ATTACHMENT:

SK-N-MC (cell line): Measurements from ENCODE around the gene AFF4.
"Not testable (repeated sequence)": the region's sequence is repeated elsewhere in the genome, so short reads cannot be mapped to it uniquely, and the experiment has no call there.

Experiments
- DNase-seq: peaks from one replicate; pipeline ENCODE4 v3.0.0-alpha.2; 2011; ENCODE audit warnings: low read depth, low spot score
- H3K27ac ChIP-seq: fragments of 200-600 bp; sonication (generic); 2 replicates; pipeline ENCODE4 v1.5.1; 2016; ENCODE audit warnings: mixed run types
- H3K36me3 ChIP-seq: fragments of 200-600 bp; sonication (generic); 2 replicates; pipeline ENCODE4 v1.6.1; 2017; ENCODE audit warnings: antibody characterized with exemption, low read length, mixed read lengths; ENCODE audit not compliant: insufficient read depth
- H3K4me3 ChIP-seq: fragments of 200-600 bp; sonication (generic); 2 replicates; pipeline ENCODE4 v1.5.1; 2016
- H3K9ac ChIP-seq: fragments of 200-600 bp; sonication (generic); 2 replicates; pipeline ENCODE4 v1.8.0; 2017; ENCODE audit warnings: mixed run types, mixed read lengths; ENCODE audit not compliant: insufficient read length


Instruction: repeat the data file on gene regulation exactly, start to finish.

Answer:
SK-N-MC (cell line): Measurements from ENCODE around the gene AFF4.
"Not testable (repeated sequence)": the region's sequence is repeated elsewhere in the genome, so short reads cannot be mapped to it uniquely, and the experiment has no call there.

Experiments
- DNase-seq: peaks from one replicate; pipeline ENCODE4 v3.0.0-alpha.2; 2011; ENCODE audit warnings: low read depth, low spot score
- H3K27ac ChIP-seq: fragments of 200-600 bp; sonication (generic); 2 replicates; pipeline ENCODE4 v1.5.1; 2016; ENCODE audit warnings: mixed run types
- H3K36me3 ChIP-seq: fragments of 200-600 bp; sonication (generic); 2 replicates; pipeline ENCODE4 v1.6.1; 2017; ENCODE audit warnings: antibody characterized with exemption, low read length, mixed read lengths; ENCODE audit not compliant: insufficient read depth
- H3K4me3 ChIP-seq: fragments of 200-600 bp; sonication (generic); 2 replicates; pipeline ENCODE4 v1.5.1; 2016
- H3K9ac ChIP-seq: fragments of 200-600 bp; sonication (generic); 2 replicates; pipeline ENCODE4 v1.8.0; 2017; ENCODE audit warnings: mixed run types, mixed read lengths; ENCODE audit not compliant: insufficient read length